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We talk a lot about our physical health around here, and I think it's a good thing.  If you work hard on being physically healthy, it can often help with your mental health.  Many of us take vitamins and supplements, so I thought this article from the "Atlantic" might be of interest to people.




Some of the studies seem strange---why did they give the subjects in a study just a few vitamins?  And in some of the studies, they gave mega-doses, which I don't think is a great idea.  Anyway, it's all interesting and I'm still not giving up my multi-vitamin and my Vitamin D.



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Thanks for posting. 


The "antioxidant paradox" is a really interesting theory. 


It is funny, though, that at the end they mention Pauling's death from prostate cancer as a kind of warning against taking high-dose vitamin C.  He was 93!

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I was *just* reading about this for my nutrition class today.


I think this is really the best summation:


The logic is obvious: if fruits and vegetables contain antioxidants -- and people who eat lots of fruits and vegetables are healthier -- then people who take supplemental antioxidants should also be healthier. In fact, they're less healthy.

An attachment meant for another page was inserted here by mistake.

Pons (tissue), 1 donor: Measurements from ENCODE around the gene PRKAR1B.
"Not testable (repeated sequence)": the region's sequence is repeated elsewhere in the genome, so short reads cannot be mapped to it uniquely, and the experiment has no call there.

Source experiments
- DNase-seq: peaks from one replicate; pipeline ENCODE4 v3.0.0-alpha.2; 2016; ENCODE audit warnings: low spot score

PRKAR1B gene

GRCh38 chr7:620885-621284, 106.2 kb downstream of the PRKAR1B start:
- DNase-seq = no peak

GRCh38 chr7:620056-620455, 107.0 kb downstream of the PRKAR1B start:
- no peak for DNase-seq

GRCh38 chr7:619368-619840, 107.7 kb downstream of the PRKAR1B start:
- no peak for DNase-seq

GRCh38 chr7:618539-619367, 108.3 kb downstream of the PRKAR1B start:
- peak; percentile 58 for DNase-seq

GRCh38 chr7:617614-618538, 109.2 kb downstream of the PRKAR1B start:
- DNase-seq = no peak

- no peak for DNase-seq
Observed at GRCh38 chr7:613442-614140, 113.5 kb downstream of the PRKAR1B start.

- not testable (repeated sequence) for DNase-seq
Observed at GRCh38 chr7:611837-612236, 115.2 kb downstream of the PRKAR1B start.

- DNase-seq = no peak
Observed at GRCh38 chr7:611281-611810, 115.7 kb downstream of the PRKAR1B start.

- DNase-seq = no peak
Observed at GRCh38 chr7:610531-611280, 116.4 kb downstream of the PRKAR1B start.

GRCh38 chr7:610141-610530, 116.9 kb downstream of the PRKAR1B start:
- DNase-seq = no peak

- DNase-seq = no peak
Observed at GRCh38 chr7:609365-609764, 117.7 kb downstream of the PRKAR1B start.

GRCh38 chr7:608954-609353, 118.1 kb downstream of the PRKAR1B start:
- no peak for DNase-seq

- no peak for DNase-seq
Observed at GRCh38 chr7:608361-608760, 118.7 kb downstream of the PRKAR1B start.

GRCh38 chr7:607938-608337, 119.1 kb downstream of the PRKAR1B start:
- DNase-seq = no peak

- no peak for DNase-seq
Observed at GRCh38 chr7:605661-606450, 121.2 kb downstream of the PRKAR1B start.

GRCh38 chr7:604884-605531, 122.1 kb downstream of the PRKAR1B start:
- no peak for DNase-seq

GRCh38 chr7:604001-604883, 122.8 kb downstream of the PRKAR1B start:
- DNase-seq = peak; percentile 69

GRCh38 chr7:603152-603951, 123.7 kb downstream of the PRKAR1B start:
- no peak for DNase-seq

It's because when you take supplements of antioxidants, you're not taking them "in the context" of the whole food in which they exist, so any benefit from naturally co-occurring vitamins and minerals is lost in the isolation of the particular compound.


At high doses, things that tend to act as antioxidants (vitamin C, A, E) start acting as pro-oxidants. I don't quite understand the science behind it yet.

However, if you're taking a regular multivitamin and vitamin D, olga, you're probably fine, especially since you live in a part of the world where you won't get enough sun exposure 3/4ths of the year to make your own sufficient supply. Though to be honest, you eat such a good variety of whole foods that you probably don't need the multivitamin!


(and I'm not a health care provider... just a random wingnut on the internet who's taking a class in nutrition)

Edited by Wooster
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That information looks pretty consistently in line with what I have been learning, Melissa. Thanks for finding it.


The one thing I noticed was different was that they talked about dairy milk for infants... Yesterday I learned that until about age 2, babies' intestinal lining isn't robust enough to handle dairy, and can cause irritation so much that the wee one gets microscopic intestinal bleeding.  :o

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Finally, a way that my laziness has helped me!  I'd much rather concentrate on buying good food than buying 30 dollars worth of vitamins a month.


That having been said, I'm on high dose vitamin D for another four weeks.  :glare:   But my levels were tested and they were very low, so probably even the doctors in those articles wouldn't take offense.

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